Archive for the ‘by Karen’ Category

3 INCOSE takeaways on requirements

Friday, July 1st, 2011

Last week’s INCOSE International Symposium was refreshing. The sessions and events offered great opportunities to network with other industry professionals interested in systems and not just software, and I joined some useful tutorials in systems engineering. I’m still distilling my thoughts on “systems engineering vs. software engineering”, and will post later on that topic.

Participating on the “Is Requirements Engineering Really Necessary?panel with Brian Berenbach, Mark Sampson, and James Hulgan was great fun. We don’t have the official session survey ratings yet, but we drew an audience of several hundred who never ran out of questions for us. My top 3 takeaways from our discussions are:

  1. Emphasize activities, not titles. The more stakeholders and team members who understand and can use Requirements Engineering methods effectively, the more the system and business will benefit. RE advocates have to remember, though, that most systems engineers aren’t, and don’t want to become, “requirements engineers” or even “requirements analysts”. They are committed “control systems engineers”, “electronics engineers”, “software system engineers”, or “power systems engineers” who are passionate about their own domains of expertise. To be most useful, training in requirements elicitation and analysis should be aligned to their domain worlds, instead of expecting systems engineers to align with the world of RE.
  2. System requirements need systems thinking, too. How formally requirements are managed should depend on the risks and consequences – not all requirements are “created equal”. Likewise, how requirements are documented should depend on who they are being documented for – the audience who needs to understand and use them. With today’s increasingly complicated systems and escalating time-to-market pressures, the same old mountain-of-text-documents approaches don’t scale; we need to adapt, and start ‘system-engineering’ how we handle our requirements to fit the needs of the business and the system.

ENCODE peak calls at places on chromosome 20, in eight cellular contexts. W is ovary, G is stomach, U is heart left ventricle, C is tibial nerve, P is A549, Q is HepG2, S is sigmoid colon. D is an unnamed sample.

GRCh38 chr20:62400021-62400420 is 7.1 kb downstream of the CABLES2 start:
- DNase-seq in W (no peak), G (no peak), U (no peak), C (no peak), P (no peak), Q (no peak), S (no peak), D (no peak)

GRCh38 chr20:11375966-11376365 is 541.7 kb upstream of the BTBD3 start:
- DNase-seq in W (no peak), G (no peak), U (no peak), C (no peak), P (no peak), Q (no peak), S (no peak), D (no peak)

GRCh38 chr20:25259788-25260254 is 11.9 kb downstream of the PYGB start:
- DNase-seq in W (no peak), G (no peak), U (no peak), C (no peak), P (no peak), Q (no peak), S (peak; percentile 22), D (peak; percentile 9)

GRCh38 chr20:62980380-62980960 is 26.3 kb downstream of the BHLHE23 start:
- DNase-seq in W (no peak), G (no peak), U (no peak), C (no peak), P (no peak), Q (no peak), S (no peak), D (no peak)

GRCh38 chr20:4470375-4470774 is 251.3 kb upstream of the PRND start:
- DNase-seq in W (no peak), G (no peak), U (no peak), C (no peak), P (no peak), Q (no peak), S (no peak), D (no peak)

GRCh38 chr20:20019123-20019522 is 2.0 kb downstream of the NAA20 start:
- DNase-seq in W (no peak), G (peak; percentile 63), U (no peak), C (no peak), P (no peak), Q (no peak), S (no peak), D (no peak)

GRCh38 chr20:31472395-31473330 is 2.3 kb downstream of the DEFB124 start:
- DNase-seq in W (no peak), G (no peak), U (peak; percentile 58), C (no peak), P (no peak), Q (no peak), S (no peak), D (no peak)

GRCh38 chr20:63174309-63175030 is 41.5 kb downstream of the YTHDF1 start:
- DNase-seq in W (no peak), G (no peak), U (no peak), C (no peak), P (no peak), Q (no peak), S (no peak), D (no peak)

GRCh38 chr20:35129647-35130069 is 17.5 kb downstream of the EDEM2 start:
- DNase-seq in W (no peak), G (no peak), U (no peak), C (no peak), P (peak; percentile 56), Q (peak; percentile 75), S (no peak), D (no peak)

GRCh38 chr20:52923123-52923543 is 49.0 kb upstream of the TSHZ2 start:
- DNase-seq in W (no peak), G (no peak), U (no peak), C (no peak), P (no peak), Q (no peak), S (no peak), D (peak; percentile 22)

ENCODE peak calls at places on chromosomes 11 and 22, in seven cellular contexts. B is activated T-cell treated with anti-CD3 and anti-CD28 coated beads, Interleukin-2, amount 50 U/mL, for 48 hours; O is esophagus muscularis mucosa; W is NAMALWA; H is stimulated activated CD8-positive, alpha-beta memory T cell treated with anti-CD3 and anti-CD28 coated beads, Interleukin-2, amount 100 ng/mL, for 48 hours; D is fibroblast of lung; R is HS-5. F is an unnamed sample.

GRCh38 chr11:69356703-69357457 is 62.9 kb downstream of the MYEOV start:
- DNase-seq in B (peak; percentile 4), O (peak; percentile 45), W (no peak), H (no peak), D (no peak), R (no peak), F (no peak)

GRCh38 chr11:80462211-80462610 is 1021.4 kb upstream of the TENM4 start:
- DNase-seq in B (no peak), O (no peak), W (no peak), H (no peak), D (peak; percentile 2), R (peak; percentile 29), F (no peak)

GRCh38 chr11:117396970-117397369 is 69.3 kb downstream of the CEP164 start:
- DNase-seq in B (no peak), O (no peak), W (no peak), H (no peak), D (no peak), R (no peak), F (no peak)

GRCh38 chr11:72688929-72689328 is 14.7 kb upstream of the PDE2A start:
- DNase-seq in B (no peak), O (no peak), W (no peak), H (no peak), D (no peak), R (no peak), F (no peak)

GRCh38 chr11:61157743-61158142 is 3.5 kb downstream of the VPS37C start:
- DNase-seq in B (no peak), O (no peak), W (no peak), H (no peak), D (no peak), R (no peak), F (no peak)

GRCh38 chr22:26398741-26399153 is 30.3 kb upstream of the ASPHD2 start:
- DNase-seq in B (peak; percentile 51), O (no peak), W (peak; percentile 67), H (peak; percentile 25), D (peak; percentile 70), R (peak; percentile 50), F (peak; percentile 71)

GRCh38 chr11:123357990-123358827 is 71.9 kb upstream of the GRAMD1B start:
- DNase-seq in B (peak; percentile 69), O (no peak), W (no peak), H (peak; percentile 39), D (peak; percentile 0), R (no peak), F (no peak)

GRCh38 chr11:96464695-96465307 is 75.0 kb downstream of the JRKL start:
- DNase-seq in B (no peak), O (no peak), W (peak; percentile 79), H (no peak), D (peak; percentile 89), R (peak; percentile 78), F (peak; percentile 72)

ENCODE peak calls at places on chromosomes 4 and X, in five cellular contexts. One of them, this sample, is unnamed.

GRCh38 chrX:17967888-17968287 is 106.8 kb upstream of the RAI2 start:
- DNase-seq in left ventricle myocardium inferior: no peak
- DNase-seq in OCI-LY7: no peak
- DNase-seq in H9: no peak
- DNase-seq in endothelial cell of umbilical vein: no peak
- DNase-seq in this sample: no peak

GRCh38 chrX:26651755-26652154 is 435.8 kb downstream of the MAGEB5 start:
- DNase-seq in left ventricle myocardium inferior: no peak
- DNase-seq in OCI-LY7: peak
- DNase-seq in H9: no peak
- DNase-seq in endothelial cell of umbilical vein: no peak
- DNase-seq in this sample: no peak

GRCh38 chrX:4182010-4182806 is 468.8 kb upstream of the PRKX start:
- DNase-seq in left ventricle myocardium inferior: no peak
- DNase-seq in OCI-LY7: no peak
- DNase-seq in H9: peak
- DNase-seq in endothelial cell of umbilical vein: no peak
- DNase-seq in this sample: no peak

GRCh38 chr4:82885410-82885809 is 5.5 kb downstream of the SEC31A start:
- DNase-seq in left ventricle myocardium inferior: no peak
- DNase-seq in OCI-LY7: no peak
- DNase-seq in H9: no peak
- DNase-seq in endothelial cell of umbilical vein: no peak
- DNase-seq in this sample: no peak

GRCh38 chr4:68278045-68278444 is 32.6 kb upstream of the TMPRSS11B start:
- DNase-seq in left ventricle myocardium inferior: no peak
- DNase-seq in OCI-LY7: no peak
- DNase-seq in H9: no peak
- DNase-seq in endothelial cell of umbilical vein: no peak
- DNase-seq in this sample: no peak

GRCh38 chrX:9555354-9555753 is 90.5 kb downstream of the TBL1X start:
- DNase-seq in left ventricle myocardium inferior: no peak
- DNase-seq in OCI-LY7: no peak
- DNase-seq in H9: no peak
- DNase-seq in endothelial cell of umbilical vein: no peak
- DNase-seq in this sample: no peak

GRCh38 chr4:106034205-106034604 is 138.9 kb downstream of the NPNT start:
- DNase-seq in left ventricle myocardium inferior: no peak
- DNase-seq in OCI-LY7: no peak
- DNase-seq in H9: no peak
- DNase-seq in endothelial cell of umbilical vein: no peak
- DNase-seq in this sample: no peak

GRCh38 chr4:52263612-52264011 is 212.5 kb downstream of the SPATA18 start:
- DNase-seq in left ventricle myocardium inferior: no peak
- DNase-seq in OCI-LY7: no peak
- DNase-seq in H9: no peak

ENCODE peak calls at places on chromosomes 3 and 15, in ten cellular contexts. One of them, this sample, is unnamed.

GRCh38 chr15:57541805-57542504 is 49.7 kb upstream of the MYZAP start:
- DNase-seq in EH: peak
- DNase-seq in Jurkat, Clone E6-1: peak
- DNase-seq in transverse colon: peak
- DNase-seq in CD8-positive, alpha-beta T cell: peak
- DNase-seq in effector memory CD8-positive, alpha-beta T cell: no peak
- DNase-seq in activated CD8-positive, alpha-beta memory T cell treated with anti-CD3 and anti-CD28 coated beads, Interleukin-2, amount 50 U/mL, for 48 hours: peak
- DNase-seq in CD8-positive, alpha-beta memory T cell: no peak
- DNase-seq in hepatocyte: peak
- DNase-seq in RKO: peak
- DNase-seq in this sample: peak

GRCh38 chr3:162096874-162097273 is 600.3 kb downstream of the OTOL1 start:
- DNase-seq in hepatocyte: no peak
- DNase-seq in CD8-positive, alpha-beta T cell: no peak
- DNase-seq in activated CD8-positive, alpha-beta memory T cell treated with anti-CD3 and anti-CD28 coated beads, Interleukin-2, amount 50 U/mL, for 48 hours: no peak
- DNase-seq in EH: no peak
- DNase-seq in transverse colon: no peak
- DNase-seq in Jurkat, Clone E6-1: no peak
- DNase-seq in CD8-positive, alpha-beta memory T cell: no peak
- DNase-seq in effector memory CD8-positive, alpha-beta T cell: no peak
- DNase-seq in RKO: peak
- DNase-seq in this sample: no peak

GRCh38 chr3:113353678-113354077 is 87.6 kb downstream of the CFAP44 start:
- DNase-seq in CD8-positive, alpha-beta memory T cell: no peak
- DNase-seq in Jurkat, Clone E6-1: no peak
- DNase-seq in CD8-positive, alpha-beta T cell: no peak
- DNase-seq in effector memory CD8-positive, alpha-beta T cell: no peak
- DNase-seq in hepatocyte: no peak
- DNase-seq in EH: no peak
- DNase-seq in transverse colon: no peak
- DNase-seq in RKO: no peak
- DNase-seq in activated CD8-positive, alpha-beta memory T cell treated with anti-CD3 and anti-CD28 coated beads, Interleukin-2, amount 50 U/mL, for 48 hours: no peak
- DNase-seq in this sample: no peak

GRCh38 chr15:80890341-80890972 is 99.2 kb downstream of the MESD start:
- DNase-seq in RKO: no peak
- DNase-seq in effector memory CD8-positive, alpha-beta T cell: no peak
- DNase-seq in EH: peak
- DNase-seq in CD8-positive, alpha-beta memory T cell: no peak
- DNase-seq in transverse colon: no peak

3. No silver RE bullets. Requirements engineering isn’t a panacea that can solve any and all problems in a system. Requirements aren’t mushrooms to be “gathered” for analysis. They’re more like truffles that need to be carefully searched-for and unearthed. RE techniques can help you find the truffles and ensure that key needs aren’t overlooked. And RE can help you analyze and manage needs to ensure that requirements are well-defined, prioritized, verifiable, and necessary. RE can’t guarantee that you’ll never miss a requirement, include extraneous features, or misinterpret an important aspect. Using a mixture of senior and junior staff can help: experienced people are guided by the pain that came from overlooking key requirements or quality attributes in the past, and junior people can help the team avoid “expertosis”, by questioning assumptions and asking “why?”.

(My “point of view” slide can be downloaded from the Agile Teams website, as well as my 1-page position statement.)

Practical Software Development

Sunday, February 28th, 2010

I had a great time participating in the “Practical Software Development” discussion at the Eastern NC IEEE Computer Society chapter meeting on Feb. 16 with Bob Galen and Andy Hunt. Since I was one of the panelists, my notes are somewhat incomplete, but I’ve summarized some of the key questions from the audience and moderator John Baker, as well as the panelists’ opening  point-of-view statements.

An unexpected highlight of the evening was our discovery that Dr. Frederick P. Brooks (yes, THAT Dr. Brooks, of Mythical Man-Month fame!) had honored us by joining the audience. His comment to me afterward on why he came: “You always need to keep learning.”

(Added Feb. 28: event photos, including one with Dr. Brooks, are now included at the end of the post.)


upcoming events

Friday, February 5th, 2010

2010 has been super busy so far, and is off to a great start. In addition to a new IEEE Computer Society meeting panel invitation, and our previously accepted SEPG 2010 presentation on requirements engineering metrics, the Agile Teams collaborators now have a half-day tutorial accepted at SATURN. If you’re also attending SEPG or SATURN this year, please look for us and say hi!

recent publications